Leland grew up attending a Baptist church, singing in the choir. He said he still loves an upbeat service with good Baptist preaching and singing. He told us about a recent training event the church had held to help people stay safe in case of a shooting incident.

So we were done with our questions, but still wanted to spend awhile with these folks because they’re fun. We particularly enjoyed Jess’ stories Red Bull helping her work the late nights (bars are open until 2:30 in the state) while also being a parent to small children -- and the time she shared that Red Bull addiction with Makayla.

They all encouraged us to go to Pastimes to hear some great stories from the staff there, but we were just a few doors away from a bar with free vintage 70’s and 80’s video games with the purchase of one drink, so that was calling me.

Level-one, Columbus, Ohio
But before leaving Slapsy Maxie's, I talked to another customer, Donnie, and asked our two questions. Like others, he said he appreciates bar with a good atmosphere defined by good people. He said that this particular bar doesn’t play the kind of music he likes, which would be hard rock and metal. He said he was happy if a bar has Heineken and a shot of Crown.

As for what makes for a good church, he said, “That’s a hard question. I’m a pagan. I can’t answer, I have different beliefs, so that’s where I stand on that one.”

So on we went to Level-One.* We had checked in there earlier to ask about the place, and the doorman recognized us and welcomed us back.

Because we wanted our video gaming skills working at their peak, we were happy that the bar had a good sized selection of mocktails in addition to cocktails. This meant we skipped such “real drinks” as Donkey Kong or Frogger or Tron. I went with the lightweight 99 Red Balloons (and they played the song as I drank it ), and Mindy chose Pinky (yes, in honor of Pac Man). Both were essentially fruit punch -- either with or without carbonation, and we enjoyed them.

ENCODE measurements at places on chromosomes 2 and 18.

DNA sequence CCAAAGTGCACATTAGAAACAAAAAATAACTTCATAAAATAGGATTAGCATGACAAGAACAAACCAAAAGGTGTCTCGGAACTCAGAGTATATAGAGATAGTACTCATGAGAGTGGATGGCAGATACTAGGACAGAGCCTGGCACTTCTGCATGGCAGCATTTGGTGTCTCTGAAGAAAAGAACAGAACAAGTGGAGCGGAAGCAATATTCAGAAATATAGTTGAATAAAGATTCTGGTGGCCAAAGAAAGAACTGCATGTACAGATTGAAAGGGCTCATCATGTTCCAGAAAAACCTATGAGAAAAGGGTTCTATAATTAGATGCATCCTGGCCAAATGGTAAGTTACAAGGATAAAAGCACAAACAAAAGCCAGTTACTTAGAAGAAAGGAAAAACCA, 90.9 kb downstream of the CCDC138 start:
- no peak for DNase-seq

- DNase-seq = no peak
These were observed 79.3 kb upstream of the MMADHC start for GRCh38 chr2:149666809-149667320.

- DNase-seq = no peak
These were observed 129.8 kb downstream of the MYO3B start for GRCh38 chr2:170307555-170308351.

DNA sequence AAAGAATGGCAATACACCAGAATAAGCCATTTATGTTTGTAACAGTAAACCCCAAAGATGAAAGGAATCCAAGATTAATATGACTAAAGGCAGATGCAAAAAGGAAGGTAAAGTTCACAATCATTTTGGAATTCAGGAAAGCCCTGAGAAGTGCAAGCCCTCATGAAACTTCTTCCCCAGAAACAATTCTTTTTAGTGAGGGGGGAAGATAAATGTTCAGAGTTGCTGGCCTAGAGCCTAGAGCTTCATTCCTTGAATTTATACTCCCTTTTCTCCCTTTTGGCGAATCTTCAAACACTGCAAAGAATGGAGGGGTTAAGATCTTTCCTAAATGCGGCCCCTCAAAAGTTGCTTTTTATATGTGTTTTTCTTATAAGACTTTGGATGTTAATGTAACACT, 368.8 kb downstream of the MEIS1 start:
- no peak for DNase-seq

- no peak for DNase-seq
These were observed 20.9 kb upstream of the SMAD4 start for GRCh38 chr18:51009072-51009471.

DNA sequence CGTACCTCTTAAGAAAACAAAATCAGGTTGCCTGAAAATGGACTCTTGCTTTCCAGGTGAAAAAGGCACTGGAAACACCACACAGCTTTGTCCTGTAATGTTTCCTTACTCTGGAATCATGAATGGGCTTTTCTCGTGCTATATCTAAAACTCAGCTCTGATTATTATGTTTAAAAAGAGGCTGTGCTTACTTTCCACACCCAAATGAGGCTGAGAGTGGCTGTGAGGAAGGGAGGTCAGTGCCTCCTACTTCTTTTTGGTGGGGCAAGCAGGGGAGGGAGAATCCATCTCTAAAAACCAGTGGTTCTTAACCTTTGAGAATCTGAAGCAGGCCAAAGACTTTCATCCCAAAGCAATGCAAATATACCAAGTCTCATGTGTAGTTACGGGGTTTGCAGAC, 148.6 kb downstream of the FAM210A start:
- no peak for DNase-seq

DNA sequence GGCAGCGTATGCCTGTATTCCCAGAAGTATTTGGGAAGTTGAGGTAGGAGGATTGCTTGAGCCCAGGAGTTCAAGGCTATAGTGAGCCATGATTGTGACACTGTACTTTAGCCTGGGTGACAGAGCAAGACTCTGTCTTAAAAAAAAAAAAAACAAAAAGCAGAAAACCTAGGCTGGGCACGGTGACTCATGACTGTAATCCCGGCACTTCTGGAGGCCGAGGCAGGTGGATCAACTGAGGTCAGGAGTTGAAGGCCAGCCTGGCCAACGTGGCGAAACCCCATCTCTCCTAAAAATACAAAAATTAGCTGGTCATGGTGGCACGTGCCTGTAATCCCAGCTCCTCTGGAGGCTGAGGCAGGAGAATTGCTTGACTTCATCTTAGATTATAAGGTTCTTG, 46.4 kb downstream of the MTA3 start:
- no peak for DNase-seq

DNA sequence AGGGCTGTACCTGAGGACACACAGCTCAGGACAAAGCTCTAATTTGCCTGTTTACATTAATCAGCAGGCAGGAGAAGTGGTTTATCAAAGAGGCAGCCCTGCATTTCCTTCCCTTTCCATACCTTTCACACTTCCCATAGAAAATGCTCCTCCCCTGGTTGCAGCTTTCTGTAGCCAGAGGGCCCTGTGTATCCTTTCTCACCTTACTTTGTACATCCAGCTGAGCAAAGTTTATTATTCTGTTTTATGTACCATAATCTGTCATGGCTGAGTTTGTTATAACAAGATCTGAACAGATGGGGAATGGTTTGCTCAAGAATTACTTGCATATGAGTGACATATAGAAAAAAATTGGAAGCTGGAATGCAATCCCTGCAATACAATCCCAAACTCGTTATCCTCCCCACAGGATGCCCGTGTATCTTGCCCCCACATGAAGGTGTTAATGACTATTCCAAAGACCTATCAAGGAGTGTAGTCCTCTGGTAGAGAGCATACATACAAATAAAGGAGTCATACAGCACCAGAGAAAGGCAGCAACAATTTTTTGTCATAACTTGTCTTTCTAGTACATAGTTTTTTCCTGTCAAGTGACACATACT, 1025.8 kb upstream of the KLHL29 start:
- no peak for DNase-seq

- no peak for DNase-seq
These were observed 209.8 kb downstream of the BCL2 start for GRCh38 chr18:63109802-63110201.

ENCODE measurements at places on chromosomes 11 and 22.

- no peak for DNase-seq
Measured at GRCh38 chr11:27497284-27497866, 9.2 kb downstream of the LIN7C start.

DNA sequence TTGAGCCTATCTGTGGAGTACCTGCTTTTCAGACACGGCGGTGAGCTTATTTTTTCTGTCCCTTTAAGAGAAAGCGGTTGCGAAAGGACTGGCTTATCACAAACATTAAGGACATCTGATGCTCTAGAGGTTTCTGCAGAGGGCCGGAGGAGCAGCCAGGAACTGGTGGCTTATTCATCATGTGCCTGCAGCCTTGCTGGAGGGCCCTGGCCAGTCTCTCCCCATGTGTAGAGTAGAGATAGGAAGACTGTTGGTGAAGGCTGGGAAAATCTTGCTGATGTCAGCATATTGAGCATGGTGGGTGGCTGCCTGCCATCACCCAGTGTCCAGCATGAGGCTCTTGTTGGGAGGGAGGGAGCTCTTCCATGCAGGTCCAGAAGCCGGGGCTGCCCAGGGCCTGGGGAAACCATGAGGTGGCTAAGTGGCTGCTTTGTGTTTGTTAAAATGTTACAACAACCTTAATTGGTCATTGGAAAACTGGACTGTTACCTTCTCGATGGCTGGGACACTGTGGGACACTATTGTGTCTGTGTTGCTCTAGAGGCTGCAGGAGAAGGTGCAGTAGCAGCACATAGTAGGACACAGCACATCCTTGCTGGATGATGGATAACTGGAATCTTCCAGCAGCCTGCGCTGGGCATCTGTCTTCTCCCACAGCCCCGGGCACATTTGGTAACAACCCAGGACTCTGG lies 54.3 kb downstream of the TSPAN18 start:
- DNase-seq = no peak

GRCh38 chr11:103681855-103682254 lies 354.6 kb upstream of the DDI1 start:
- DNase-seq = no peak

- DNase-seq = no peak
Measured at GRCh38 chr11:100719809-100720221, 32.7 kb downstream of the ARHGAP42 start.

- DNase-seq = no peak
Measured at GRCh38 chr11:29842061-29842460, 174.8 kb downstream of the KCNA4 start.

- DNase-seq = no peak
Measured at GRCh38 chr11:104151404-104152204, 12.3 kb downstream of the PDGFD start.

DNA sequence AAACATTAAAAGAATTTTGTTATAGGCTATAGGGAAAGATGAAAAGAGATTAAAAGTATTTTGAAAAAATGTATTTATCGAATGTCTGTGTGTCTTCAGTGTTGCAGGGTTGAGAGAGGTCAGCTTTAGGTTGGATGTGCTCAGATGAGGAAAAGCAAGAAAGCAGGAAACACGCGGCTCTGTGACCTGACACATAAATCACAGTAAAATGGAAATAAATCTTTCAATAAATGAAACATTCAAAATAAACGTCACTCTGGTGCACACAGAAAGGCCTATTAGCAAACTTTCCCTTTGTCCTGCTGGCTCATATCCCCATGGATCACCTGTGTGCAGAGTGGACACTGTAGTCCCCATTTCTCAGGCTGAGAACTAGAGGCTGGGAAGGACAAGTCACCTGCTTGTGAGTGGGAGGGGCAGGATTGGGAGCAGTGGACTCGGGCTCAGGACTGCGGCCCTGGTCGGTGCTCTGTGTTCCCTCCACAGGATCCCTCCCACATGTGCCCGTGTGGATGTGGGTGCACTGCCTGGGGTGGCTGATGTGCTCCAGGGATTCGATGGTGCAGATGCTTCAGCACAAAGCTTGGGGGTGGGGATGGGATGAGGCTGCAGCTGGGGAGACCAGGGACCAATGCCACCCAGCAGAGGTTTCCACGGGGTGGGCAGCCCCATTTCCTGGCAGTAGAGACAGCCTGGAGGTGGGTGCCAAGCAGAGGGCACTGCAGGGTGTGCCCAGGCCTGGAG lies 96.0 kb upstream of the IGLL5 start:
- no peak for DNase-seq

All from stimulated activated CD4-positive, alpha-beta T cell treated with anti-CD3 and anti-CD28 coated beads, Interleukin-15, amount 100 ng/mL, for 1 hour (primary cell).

Level-One had many of my favorites from back in the day, so I played Tempest, Centipede, Rampage, and so many more. I didn’t play Mario Kart on the big screen, but it was nice to know I could. Though a couple of TVs showed preseason NFL (also the case at Slapsy Maxie’s), they also had TVs tuned to networks with Stepbrothers, The Mechanic and John Carter of Mars.

This place is fun, but it really isn’t ideal for chatting with strangers. People are either involved with games or with talking with the people they came with. So we just talked with the staff.

Kim the bartender said that a bar’s atmosphere is established from people behind the bar. “I’ve been to dive bars with good bartender that make you want to come back.” She pointed out that bars these days need something to make them stand out, “Arcade bars, wine bars, chocolate-martini bars.”  She started at Level-One when it opened in September, but she said she’s a geek and already went to many arcade bars.

As for what makes for a good church, she said that it’s good to have a place that “lines up with your ideals and morals.”  She said used to go to church with her mom, and had actually gotten her mom to attend church after she’d attended VBS at a Spanish-language church. They went for years, but eventually the teaching didn’t sit well with her. She felt there was a lot of teaching about women submitting to men, which might be fine for an older generation but not for her. It was important to have a good community, without gossiping and backbiting.

On the way out, we talked with Brian,  who was working at the door. He said it important to have a good atmosphere with people who were well behaved, not drunk or spilling drinks. He said he has issues with his hearing, so he really doesn’t like a loud bar where he can’t talk with his friends.

Brian said, “I grew up Catholic, and those were by my beliefs until I was eighteen, with teaching that was anti-gay and anti abortion. But then I went to college and met people that are gay and have had abortions.” He wanted to avoid the “bad Catholic label.” “Churches should be open to change. The Bible was written 2000 years ago and doesn’t align with humanitarian beliefs of today.”

So we hit two of the three bars on that little strip. Sorry, Wurst und Bier.

*But that's not our final Ohio bar! Look another post soon, because we found ourselves at another bar on Friday night in Toledo. And sorry Jess, Leland, and Makayla -- that third bar is not Pastimes.